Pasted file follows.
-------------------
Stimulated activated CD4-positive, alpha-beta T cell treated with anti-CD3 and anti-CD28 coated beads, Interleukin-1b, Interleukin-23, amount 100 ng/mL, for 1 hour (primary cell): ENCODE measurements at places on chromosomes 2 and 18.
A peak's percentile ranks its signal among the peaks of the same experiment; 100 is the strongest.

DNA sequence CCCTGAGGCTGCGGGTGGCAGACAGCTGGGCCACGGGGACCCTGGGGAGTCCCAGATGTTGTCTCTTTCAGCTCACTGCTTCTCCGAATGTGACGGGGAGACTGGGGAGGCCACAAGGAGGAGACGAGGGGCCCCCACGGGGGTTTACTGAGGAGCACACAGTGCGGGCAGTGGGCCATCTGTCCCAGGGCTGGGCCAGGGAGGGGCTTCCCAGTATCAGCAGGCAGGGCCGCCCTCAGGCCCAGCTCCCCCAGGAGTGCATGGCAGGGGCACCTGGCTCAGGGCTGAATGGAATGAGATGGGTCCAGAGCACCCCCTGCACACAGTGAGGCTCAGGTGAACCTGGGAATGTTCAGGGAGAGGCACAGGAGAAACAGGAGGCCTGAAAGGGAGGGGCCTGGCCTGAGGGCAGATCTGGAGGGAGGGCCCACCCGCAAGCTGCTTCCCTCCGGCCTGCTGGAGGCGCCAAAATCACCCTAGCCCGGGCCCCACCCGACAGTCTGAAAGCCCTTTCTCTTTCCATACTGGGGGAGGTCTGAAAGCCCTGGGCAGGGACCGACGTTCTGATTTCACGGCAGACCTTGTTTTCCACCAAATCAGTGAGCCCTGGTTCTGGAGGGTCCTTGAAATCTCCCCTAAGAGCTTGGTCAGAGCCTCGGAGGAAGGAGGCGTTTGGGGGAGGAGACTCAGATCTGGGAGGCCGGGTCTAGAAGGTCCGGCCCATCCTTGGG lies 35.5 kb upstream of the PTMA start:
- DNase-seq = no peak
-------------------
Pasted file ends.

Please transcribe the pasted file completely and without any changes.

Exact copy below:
Stimulated activated CD4-positive, alpha-beta T cell treated with anti-CD3 and anti-CD28 coated beads, Interleukin-1b, Interleukin-23, amount 100 ng/mL, for 1 hour (primary cell): ENCODE measurements at places on chromosomes 2 and 18.
A peak's percentile ranks its signal among the peaks of the same experiment; 100 is the strongest.

DNA sequence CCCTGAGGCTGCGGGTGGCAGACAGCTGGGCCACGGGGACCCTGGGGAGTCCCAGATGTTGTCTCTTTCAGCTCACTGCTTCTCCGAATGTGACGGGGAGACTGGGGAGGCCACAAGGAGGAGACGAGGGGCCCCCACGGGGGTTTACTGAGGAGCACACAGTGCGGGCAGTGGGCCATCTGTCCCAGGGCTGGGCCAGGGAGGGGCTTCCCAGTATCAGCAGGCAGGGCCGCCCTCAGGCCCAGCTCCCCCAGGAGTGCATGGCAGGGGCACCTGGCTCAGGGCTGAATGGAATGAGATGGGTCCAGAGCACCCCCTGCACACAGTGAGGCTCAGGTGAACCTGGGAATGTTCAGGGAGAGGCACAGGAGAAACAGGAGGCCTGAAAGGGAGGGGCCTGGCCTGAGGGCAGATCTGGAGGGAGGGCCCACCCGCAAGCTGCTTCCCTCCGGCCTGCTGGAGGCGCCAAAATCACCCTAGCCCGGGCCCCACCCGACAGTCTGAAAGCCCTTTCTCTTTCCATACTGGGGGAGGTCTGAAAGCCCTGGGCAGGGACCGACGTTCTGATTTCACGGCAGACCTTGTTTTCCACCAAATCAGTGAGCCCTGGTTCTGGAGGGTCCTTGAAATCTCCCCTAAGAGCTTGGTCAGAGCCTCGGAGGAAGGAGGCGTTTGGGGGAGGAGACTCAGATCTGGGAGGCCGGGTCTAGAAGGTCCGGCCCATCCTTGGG lies 35.5 kb upstream of the PTMA start:
- DNase-seq = no peak